An interesting consideration in all this is that when a man counts his wives he is not limited to those presently sharing his household, but includes those who have been promised to him (born or unborn), those who may have died, and those who for one reason or another are otherwise not resident with him. While the advantages of numerous women and their children to help supply the family economy are the greatest material benefit of a large number of wives, it is the acquisition of wives that in itself confers status. The ability to negotiate relationships, to gain the favor of older men who may bestow daughters (or at some point widows) is key to a man’s long-term success. A man who has not been able to secure at least a few wives by the time he is forty is unlikely to ever gain the prestige to accumulate more. In most other indigenous societies that I’ve read about, the acquisition of knowledge confers prestige. The process of mastering what is loosely called the secret/sacred continues for a lifetime. Among the Tiwi, such ritual knowledge is largely gained through the initiation process that culminates in the early twenties of life, at which point young men are allowed to begin seeking wives. It is not the sacred knowledge that enriches them, but the women.
This does not mean that the Tiwi possess an impoverished ritual life, or that such rituals do not also present the opportunity for acquiring prestige through outstanding skills in singing or dancing. Ritual, as in many other indigenous societies, provided a means for bringing people together and an arena in which hostilities could be overtly and safely expressed and potentially resolved. But Hart and Pilling spend relatively little time on ritual, encompassing these activities in a single chapter entitled “The Collective Life.” This chapter also discusses the formal fights or duels (as they style them) that were along with ritual the chief means of sorting out disputes in this island society where the simple expedient of moving away was not an option.
The changes in Tiwi society brought about by the establishment of the missions early in the 20th century are the subject of the final chapters of Hart and Pilling’s book. They are also treated in some detail in the next work I picked up, Jane Goodale’s Tiwi Wives: a study of the women of Melville Island, North Australia (University of Washington Press, 1971). Given that Hart and Pilling’s book takes the politics of wife bestowal as its major theme and area of investigation, I thought it would be interesting to read about the subject from the feminine perspective, the more so as Goodale announces early on that her research revealed significant differences from that of the earlier study. In fact, the chief difference that I discerned was in her assertion, contrary to Hart’s, that initiation ceremonies exist for women as well as men, and that they follow a roughly parallel course. And although roughly half of Goodale’s monograph also investigates the system of wife bestowal, she does not seem to differ greatly in her descriptions and conclusions. In her later chapters, however, she provides a much richer examination of the two major rituals of Tiwi society.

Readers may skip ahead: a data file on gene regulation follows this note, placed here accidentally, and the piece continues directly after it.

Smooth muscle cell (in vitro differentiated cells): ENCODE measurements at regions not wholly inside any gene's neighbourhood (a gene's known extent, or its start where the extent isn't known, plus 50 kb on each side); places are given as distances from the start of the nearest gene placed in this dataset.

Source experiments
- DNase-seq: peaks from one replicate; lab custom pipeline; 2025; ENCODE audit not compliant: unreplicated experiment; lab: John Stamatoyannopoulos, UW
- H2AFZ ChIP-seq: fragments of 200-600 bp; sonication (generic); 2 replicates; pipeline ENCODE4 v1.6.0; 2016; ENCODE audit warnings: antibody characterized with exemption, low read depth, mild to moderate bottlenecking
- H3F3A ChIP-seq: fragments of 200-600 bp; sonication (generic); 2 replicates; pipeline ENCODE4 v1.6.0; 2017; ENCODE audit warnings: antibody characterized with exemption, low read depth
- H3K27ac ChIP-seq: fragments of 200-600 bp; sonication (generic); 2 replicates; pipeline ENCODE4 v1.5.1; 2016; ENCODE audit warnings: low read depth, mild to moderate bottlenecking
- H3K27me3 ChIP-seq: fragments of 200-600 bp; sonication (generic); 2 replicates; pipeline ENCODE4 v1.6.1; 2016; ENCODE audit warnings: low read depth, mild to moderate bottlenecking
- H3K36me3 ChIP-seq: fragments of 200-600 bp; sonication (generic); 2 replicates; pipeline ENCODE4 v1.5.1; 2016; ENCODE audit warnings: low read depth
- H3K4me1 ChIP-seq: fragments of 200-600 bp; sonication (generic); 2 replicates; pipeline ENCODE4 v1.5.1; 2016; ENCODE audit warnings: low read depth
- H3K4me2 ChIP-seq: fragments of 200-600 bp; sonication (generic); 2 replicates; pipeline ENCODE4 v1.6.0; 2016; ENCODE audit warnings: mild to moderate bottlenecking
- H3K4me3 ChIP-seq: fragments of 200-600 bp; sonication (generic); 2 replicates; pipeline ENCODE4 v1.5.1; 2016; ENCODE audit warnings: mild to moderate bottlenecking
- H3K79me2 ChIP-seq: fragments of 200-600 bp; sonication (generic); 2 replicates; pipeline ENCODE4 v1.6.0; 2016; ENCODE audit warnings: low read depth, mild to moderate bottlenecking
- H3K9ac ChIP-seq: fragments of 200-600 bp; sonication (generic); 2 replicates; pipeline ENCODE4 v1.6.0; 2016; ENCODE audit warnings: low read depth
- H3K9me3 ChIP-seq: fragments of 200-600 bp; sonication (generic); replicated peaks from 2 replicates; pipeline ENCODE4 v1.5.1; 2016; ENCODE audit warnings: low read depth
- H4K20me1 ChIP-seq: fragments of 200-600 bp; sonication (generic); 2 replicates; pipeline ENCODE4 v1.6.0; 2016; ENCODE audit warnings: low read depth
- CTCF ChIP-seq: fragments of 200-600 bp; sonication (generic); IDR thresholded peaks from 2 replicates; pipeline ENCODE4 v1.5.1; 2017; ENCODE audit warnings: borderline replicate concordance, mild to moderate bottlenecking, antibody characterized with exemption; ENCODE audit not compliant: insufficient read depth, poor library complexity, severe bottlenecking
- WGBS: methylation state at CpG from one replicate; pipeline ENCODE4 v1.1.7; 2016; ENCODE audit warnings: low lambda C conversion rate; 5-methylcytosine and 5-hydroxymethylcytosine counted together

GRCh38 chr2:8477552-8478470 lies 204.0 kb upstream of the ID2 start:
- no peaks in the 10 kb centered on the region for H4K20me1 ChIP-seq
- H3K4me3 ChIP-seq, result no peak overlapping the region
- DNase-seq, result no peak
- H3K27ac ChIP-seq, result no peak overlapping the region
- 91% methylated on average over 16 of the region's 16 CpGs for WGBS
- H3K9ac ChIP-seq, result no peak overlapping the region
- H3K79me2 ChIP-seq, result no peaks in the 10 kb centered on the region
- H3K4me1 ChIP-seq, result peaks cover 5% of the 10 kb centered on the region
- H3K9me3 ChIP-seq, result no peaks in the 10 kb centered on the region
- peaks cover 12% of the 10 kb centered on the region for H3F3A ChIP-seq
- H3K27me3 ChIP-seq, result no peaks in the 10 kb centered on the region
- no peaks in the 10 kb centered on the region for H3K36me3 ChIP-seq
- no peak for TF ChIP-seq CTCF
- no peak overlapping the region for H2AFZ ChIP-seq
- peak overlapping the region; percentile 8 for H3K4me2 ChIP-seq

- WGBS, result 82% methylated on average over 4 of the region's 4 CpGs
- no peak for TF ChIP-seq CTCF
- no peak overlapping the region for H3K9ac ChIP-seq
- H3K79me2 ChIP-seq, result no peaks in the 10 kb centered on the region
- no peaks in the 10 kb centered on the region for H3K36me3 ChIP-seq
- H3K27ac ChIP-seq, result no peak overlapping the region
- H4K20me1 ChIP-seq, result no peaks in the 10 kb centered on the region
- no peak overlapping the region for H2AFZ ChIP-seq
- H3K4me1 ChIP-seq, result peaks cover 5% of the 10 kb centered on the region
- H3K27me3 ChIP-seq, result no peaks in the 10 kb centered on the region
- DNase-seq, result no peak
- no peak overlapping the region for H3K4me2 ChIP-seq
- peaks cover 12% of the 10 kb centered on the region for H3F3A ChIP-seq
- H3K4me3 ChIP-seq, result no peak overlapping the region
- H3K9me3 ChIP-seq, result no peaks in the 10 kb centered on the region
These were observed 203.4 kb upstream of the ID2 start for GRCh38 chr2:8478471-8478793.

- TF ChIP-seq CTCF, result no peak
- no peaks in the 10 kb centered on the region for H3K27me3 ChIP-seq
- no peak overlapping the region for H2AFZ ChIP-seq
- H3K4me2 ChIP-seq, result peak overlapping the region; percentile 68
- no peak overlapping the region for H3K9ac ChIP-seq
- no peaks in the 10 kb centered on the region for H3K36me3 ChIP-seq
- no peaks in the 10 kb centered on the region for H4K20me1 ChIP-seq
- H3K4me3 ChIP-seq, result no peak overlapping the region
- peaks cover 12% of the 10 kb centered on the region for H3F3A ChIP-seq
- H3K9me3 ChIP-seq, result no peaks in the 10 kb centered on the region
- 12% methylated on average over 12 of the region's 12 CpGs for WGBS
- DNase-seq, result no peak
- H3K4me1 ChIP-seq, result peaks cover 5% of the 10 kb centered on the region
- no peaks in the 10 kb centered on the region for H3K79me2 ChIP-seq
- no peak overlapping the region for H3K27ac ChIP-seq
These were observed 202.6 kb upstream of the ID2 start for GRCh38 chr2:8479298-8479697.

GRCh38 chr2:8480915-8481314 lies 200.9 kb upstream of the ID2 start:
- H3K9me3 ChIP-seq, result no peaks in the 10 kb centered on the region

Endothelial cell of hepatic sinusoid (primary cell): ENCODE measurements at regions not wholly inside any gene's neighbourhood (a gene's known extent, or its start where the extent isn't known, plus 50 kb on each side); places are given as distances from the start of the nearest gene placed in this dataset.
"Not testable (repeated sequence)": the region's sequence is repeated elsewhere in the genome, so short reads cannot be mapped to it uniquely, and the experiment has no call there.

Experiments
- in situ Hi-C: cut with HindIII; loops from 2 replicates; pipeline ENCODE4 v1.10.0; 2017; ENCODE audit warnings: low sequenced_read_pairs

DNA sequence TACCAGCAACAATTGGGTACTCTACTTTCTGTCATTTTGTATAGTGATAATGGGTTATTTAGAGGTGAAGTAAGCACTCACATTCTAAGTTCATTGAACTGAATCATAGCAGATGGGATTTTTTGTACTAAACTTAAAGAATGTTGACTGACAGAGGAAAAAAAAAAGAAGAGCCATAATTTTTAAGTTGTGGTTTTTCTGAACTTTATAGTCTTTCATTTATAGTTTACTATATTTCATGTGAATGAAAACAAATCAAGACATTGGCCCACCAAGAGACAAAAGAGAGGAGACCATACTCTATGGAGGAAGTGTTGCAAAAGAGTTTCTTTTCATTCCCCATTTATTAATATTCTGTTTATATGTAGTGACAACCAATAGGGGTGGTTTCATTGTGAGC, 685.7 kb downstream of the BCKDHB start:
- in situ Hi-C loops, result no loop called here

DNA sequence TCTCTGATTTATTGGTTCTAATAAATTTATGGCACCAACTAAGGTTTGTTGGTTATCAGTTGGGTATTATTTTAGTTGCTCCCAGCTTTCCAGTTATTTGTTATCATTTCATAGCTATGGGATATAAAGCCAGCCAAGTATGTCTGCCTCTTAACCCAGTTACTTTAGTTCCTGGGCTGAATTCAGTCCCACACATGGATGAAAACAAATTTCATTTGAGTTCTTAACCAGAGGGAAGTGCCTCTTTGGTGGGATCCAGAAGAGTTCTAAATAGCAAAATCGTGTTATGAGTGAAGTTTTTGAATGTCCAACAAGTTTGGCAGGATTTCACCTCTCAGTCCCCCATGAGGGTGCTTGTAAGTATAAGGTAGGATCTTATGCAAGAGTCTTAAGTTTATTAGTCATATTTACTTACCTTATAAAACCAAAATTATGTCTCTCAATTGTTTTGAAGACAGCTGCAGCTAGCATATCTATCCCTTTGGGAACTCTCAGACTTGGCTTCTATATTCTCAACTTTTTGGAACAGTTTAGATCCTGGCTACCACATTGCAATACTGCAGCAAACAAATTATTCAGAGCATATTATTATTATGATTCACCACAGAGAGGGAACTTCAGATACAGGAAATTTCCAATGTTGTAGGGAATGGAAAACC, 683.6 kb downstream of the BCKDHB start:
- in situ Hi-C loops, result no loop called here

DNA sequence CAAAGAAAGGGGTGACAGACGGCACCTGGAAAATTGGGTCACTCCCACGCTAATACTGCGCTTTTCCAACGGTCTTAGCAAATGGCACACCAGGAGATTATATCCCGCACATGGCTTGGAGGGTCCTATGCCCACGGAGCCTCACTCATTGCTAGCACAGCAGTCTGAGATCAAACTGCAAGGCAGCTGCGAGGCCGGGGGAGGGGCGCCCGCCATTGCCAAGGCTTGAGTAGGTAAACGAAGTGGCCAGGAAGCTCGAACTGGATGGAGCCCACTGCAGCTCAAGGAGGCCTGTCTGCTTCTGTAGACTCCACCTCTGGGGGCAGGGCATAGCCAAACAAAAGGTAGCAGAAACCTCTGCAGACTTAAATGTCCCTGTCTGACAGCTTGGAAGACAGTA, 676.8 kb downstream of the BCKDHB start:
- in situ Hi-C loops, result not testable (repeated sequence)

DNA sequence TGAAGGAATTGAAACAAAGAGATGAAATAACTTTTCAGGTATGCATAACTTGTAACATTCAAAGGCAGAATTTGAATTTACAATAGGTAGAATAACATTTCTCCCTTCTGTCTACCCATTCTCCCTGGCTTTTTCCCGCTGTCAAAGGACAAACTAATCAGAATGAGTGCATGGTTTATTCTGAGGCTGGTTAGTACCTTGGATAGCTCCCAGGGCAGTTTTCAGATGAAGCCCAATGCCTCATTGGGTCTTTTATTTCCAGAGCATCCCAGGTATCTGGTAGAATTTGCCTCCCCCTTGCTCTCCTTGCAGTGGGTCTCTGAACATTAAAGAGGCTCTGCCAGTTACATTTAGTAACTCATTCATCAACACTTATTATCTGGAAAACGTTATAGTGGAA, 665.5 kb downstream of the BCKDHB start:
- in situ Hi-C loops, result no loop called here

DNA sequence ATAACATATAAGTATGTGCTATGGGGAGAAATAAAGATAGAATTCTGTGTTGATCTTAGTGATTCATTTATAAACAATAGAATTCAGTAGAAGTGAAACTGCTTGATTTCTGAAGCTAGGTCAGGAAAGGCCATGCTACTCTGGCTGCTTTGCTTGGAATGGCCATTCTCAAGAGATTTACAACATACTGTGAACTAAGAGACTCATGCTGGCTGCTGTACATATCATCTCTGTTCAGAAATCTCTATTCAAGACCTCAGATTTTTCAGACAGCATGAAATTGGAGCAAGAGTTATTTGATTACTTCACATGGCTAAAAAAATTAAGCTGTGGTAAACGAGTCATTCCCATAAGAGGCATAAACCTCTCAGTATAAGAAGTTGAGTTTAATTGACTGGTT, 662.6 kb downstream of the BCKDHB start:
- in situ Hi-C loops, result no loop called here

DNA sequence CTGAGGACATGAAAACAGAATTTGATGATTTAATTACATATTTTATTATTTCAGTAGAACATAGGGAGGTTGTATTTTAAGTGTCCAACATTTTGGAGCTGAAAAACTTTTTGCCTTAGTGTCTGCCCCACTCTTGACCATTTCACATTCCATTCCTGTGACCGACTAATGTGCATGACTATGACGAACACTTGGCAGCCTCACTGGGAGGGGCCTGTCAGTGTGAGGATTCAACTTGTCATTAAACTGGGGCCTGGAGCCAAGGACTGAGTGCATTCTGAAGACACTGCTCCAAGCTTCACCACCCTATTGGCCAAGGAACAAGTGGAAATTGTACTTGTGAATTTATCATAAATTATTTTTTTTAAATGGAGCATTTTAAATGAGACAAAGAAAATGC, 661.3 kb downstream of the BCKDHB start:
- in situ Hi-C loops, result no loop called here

The first of these is the kulama or yam ceremony. Kulama is a poisonous yam that matures near the end of the wet season, and whose preparation for consumption requires extended leaching in water before roasting. The ceremony centered on the kulama is part of the men’s initiation process, but it also has a sort of therapeutic function designed to ward off illness and insure general good health throughout the year. Goodale’s discussions of the kulama ritual lead to the exposition of another interesting and atypical aspect of Tiwi society: the general lack of sorcery. Unlike most other indigenous people that I’ve read about, the Tiwi apparently did not ascribe death (other than revenge killings) to the malevolent intentions of a rival person or family. Although the violation of taboos can lead to injury, illness, or death, these outcomes seem to be rooted in a larger cosmological scheme rather than being the result of malfeasance and magic.
Mortuary rituals form the second great category of Tiwi ceremony. The Tiwi story of the origin of death is probably the best-known “myth” in Australian Aboriginal cosmology. Briefly, the story tells of Purukaparli, whose wife Bima was consorting secretly with his brother Taparra. Heading off for a clandestine liaison in the bush, the lovers left Bima’s infant son Jinani unattended. The sun, incensed by this carelessness, burned the baby to death. Purukaparli, informed of the demise of his son, fought with Taparra, who is identified with the moon. Purukaparli speared his brother, whereupon Taparra begged to take the child up into the sky. He promised return him alive in three days (the period of the new moon). But Purukaparli refused, saying instead that since his child had died, all men would henceforth die. Before taking the lifeless Jinani in his arms and walking into the sea, Purukaparli instructed the people in the mortuary rituals that they should perform. These rituals are commonly referred to as pukumani ceremonies, although the term generically means taboo and refers to the severe restrictions placed upon the mourners.
Goodale provides a long, detailed description of the pukumani based on a number of ceremonies she observed during her years in the Tiwi Islands. She details the various stages of the ceremonies, some of which may be conducted weeks apart. These include the commissioning of the mortuary poles or tutini that are the best known examples of Tiwi art; the gathering of food for the participants, who will be great in number in most cases; and the extensive performance of songs and dances designed to speed the ghost of the deceased into a sense of belonging to the spirit world, and thus reduce the chance that it will exert a continuing and potentially malevolent influence on the living. (I read this chapter in Goodale in company with the superb photographs of mortuary ceremonies in The Goddess and the Moon Man: the sacred art of the Tiwi Aborigines (Craftsman House, 1995) by Sandra Le Brun Holmes.)